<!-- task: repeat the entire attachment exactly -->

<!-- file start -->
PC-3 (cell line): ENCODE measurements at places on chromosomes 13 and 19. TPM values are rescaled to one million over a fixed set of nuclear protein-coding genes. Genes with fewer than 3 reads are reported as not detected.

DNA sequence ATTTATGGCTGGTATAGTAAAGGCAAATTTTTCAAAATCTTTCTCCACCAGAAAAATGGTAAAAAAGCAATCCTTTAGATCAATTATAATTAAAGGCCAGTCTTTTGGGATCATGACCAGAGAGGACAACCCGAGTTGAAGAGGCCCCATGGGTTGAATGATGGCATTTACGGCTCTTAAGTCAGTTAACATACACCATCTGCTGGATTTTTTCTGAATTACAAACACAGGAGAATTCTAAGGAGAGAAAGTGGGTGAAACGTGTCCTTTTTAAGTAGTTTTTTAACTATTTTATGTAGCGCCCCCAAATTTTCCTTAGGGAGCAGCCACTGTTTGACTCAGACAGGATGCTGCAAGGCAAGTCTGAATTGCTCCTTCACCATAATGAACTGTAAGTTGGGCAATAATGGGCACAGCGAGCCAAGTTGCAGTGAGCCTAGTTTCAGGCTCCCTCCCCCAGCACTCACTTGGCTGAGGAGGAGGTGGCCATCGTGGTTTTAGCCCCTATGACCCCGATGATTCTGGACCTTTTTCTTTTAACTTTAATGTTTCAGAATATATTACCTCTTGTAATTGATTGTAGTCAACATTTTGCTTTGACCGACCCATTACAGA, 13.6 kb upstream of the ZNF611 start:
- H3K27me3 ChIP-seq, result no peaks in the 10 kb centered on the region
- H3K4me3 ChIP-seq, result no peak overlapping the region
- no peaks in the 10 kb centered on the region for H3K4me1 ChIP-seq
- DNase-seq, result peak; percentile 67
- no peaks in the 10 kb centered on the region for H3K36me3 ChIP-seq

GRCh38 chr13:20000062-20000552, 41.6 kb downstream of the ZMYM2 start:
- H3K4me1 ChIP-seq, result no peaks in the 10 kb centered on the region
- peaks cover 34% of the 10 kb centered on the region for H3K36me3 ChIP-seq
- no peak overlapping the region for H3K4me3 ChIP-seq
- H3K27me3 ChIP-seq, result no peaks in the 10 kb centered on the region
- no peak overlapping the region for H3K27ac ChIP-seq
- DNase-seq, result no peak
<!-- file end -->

PC-3 (cell line): ENCODE measurements at places on chromosomes 13 and 19. TPM values are rescaled to one million over a fixed set of nuclear protein-coding genes. Genes with fewer than 3 reads are reported as not detected.

DNA sequence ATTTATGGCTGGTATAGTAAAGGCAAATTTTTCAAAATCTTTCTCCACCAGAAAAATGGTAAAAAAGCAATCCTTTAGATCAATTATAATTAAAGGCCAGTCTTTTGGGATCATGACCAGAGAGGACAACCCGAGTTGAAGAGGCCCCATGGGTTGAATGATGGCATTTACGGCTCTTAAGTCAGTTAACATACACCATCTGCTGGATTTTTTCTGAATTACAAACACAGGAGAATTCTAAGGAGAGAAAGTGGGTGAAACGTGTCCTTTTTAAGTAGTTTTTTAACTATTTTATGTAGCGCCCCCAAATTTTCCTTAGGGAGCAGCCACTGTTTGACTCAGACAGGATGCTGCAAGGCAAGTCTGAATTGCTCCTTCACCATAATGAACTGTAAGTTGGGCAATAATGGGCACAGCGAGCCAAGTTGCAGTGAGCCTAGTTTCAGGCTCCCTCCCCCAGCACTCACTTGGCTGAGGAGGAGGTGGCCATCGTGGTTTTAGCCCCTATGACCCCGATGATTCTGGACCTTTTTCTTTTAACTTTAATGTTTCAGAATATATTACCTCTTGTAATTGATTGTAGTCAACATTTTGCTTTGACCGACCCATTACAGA, 13.6 kb upstream of the ZNF611 start:
- H3K27me3 ChIP-seq, result no peaks in the 10 kb centered on the region
- H3K4me3 ChIP-seq, result no peak overlapping the region
- no peaks in the 10 kb centered on the region for H3K4me1 ChIP-seq
- DNase-seq, result peak; percentile 67
- no peaks in the 10 kb centered on the region for H3K36me3 ChIP-seq

GRCh38 chr13:20000062-20000552, 41.6 kb downstream of the ZMYM2 start:
- H3K4me1 ChIP-seq, result no peaks in the 10 kb centered on the region
- peaks cover 34% of the 10 kb centered on the region for H3K36me3 ChIP-seq
- no peak overlapping the region for H3K4me3 ChIP-seq
- H3K27me3 ChIP-seq, result no peaks in the 10 kb centered on the region
- no peak overlapping the region for H3K27ac ChIP-seq
- DNase-seq, result no peak